Hector Hugh Munro (Saki) (1870–1916)

116 Biography

Hector Hugh Munro
Figure 1: Hector Hugh Munro

Hector Hugh Munro (“Saki”) was born in Burma in 1870. His father was an inspector-general in the Burma police, and when Hector was only two, his mother died following complications from a miscarriage. After their mother’s death, he and his two older siblings were raised in Devon by two strict and puritanical maiden aunts. In 1893, when he was in his early twenties, Munro joined the Colonial Burmese Military Police—just as the young Eric Blair (George Orwell) was to do years later. Malaria caused his return to England a year later, where he soon became a successful journalist and, by 1909, a popular writer of fiction. Many of his stories satirize Edwardian attitudes to the class structure – the nobility, the new rich, and the working classes. His pen name “Saki” is probably an allusion to the cup-bearer in the Edward Fitzgerald translation of the Rubáiyat of Omar Khayyám, a very popular poem at the time.

His biographer describes his method: “Characters are defined with a bizarre name and a deft phrase or two, the wit depends on perfect wording and unexpected turns, and the action is often some kind of practical joke, aimed at deflating pretension or exposing cowardice….His epigrammatic style and witty, amoral young men such as Clovis Sangrail derive from Oscar Wilde, his fantastical humour owes much to Lewis Carroll, and some of his grimmer stories, like his politics, put him close to Kipling” [ Dominic Hibberd, “Munro, Hector Hugh [Saki] (1870–1916),” Oxford Dictionary of National Biography, Oxford University Press, 2004 [http://www.oxforddnb.com.ezproxy.library.uvic.ca/view/article/35149, accessed 18 May 2014].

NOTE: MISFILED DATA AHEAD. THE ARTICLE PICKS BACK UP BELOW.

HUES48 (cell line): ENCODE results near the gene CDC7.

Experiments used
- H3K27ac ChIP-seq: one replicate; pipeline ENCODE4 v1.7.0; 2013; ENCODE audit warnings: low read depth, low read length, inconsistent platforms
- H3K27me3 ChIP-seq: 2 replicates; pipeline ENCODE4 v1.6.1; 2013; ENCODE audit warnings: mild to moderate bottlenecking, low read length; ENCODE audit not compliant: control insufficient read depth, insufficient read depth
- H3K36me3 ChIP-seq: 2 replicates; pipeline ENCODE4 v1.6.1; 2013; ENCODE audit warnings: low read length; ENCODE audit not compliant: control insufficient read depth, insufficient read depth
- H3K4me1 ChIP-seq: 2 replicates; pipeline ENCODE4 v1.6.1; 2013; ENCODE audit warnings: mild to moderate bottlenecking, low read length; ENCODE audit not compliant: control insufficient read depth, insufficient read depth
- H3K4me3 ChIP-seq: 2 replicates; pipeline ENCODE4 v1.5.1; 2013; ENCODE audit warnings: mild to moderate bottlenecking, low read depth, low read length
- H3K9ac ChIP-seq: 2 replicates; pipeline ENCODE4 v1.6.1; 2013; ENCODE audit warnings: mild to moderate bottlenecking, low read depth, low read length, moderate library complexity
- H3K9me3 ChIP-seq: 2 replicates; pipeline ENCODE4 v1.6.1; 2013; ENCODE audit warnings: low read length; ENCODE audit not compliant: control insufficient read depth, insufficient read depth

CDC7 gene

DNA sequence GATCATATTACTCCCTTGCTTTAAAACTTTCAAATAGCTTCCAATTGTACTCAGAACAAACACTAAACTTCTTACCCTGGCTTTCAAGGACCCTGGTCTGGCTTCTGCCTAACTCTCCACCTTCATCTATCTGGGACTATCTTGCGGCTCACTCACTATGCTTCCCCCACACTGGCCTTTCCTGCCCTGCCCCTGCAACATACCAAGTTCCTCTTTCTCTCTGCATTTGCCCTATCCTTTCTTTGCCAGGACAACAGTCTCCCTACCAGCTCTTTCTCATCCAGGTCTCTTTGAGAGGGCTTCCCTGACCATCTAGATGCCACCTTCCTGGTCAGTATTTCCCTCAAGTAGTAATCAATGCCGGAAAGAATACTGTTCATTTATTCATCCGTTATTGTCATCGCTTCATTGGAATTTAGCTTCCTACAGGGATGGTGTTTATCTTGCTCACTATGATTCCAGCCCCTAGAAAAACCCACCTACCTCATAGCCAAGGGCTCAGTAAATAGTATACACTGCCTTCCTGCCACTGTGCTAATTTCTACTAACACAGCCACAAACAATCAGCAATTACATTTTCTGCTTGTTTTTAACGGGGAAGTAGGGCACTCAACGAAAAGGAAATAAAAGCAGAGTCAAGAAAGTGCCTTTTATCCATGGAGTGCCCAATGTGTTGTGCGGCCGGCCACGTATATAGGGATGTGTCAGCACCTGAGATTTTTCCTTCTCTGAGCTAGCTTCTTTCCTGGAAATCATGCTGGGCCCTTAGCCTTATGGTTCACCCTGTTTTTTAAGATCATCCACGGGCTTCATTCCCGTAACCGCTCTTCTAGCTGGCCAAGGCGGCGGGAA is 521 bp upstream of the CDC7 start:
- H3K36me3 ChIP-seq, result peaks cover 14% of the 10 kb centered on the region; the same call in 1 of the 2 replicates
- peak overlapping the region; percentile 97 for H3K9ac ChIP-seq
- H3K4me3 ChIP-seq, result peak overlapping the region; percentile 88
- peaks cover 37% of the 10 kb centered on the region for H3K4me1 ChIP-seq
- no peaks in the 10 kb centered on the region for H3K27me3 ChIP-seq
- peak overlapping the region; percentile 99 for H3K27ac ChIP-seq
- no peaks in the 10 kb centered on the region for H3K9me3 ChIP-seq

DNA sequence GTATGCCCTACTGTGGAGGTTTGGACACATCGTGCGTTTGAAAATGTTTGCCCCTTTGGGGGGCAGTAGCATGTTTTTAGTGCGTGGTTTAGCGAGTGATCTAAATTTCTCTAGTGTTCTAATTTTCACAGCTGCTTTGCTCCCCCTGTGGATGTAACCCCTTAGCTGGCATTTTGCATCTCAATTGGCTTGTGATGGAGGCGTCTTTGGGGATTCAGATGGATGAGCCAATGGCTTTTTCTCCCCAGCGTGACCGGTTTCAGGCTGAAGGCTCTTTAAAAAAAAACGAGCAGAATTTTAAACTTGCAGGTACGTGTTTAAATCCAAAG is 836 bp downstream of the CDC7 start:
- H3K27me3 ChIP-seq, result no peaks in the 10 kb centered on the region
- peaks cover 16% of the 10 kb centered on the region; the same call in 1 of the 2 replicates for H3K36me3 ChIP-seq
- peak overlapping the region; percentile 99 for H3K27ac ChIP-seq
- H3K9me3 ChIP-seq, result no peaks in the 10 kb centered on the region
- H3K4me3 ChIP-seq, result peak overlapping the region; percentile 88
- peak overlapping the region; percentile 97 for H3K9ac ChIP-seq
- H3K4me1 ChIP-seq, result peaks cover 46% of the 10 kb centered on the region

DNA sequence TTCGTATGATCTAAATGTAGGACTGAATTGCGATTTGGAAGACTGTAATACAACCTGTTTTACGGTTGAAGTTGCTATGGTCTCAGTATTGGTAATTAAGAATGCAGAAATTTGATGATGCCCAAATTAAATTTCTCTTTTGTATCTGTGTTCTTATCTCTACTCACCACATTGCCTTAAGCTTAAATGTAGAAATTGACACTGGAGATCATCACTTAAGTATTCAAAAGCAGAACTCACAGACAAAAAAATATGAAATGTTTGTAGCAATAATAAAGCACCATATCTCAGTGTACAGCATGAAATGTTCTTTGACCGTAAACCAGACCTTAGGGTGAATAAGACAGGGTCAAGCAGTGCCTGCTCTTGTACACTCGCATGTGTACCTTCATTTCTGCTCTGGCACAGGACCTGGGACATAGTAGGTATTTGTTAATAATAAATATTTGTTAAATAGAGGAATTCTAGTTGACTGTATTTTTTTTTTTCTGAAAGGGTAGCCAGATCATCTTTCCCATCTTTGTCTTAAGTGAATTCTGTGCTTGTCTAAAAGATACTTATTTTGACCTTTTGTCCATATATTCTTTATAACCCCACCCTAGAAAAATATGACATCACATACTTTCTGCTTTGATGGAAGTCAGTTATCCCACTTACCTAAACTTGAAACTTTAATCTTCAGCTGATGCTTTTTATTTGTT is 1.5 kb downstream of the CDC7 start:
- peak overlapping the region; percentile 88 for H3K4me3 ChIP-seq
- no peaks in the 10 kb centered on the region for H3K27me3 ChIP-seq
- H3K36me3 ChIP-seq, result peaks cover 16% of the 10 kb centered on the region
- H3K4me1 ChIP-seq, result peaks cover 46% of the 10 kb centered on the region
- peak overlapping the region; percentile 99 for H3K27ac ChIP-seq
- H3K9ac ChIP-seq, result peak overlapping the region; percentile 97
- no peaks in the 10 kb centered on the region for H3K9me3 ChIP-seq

Even though at the beginning of World War I, he was 44 and officially too old to serve as a soldier, Munro enlisted in the 22nd Battalion, Royal Fusiliers. He refused a commission but was soon promoted to Lance Sergeant. On November 16, 1916, while serving in France, he was killed by a German sniper’s bullet. Allegedly, his last words were, Put that damned cigarette out!”

Munro, Ethel. “A Biography of H.H. Munro.” n.d. Web. 21 May 2014. http://www.unz.org/Pub/MunroHH-1929v08-00003?View=PDFPages

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English Literature: Victorians and Moderns Copyright © 2014 by James Sexton is licensed under a Creative Commons Attribution 4.0 International License, except where otherwise noted.

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